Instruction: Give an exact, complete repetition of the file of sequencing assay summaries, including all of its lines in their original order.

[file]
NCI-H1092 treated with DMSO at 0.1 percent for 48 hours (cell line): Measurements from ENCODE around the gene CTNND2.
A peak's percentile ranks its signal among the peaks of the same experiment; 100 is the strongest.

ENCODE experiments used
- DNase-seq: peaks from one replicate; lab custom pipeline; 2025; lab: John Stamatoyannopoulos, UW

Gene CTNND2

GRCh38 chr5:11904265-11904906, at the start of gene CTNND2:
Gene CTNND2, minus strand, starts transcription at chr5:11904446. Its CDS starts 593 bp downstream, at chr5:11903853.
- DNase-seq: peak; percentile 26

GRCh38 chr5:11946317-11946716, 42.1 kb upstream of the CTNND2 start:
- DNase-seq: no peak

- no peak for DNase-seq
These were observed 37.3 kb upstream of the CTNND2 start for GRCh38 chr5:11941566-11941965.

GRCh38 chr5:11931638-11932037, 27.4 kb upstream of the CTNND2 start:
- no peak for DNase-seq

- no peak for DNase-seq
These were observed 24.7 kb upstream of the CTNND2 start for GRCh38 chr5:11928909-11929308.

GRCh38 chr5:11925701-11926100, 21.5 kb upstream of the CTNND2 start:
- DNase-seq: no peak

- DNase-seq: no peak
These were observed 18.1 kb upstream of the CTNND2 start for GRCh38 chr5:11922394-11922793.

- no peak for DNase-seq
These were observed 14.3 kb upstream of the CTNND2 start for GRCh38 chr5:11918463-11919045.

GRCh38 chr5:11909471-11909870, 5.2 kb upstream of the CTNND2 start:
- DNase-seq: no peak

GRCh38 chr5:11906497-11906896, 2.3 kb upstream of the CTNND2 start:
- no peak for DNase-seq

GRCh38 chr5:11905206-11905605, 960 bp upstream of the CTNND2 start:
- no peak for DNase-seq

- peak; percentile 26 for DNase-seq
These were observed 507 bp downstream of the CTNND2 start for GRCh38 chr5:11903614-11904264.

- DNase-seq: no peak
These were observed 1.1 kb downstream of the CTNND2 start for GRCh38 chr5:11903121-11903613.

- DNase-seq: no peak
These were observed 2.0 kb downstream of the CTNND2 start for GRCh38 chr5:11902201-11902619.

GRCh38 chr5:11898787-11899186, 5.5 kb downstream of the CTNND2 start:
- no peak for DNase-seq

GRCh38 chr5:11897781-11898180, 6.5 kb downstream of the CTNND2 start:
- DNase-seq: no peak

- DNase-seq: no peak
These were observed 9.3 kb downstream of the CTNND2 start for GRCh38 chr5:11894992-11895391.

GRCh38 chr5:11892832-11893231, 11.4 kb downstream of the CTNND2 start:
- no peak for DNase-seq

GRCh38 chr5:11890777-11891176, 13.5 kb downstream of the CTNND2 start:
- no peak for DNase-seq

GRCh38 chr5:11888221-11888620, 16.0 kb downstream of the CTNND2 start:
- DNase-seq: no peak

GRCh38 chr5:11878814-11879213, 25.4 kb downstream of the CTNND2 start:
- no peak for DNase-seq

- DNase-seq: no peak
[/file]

NCI-H1092 treated with DMSO at 0.1 percent for 48 hours (cell line): Measurements from ENCODE around the gene CTNND2.
A peak's percentile ranks its signal among the peaks of the same experiment; 100 is the strongest.

ENCODE experiments used
- DNase-seq: peaks from one replicate; lab custom pipeline; 2025; lab: John Stamatoyannopoulos, UW

Gene CTNND2

GRCh38 chr5:11904265-11904906, at the start of gene CTNND2:
Gene CTNND2, minus strand, starts transcription at chr5:11904446. Its CDS starts 593 bp downstream, at chr5:11903853.
- DNase-seq: peak; percentile 26

GRCh38 chr5:11946317-11946716, 42.1 kb upstream of the CTNND2 start:
- DNase-seq: no peak

- no peak for DNase-seq
These were observed 37.3 kb upstream of the CTNND2 start for GRCh38 chr5:11941566-11941965.

GRCh38 chr5:11931638-11932037, 27.4 kb upstream of the CTNND2 start:
- no peak for DNase-seq

- no peak for DNase-seq
These were observed 24.7 kb upstream of the CTNND2 start for GRCh38 chr5:11928909-11929308.

GRCh38 chr5:11925701-11926100, 21.5 kb upstream of the CTNND2 start:
- DNase-seq: no peak

- DNase-seq: no peak
These were observed 18.1 kb upstream of the CTNND2 start for GRCh38 chr5:11922394-11922793.

- no peak for DNase-seq
These were observed 14.3 kb upstream of the CTNND2 start for GRCh38 chr5:11918463-11919045.

GRCh38 chr5:11909471-11909870, 5.2 kb upstream of the CTNND2 start:
- DNase-seq: no peak

GRCh38 chr5:11906497-11906896, 2.3 kb upstream of the CTNND2 start:
- no peak for DNase-seq

GRCh38 chr5:11905206-11905605, 960 bp upstream of the CTNND2 start:
- no peak for DNase-seq

- peak; percentile 26 for DNase-seq
These were observed 507 bp downstream of the CTNND2 start for GRCh38 chr5:11903614-11904264.

- DNase-seq: no peak
These were observed 1.1 kb downstream of the CTNND2 start for GRCh38 chr5:11903121-11903613.

- DNase-seq: no peak
These were observed 2.0 kb downstream of the CTNND2 start for GRCh38 chr5:11902201-11902619.

GRCh38 chr5:11898787-11899186, 5.5 kb downstream of the CTNND2 start:
- no peak for DNase-seq

GRCh38 chr5:11897781-11898180, 6.5 kb downstream of the CTNND2 start:
- DNase-seq: no peak

- DNase-seq: no peak
These were observed 9.3 kb downstream of the CTNND2 start for GRCh38 chr5:11894992-11895391.

GRCh38 chr5:11892832-11893231, 11.4 kb downstream of the CTNND2 start:
- no peak for DNase-seq

GRCh38 chr5:11890777-11891176, 13.5 kb downstream of the CTNND2 start:
- no peak for DNase-seq

GRCh38 chr5:11888221-11888620, 16.0 kb downstream of the CTNND2 start:
- DNase-seq: no peak

GRCh38 chr5:11878814-11879213, 25.4 kb downstream of the CTNND2 start:
- no peak for DNase-seq

- DNase-seq: no peak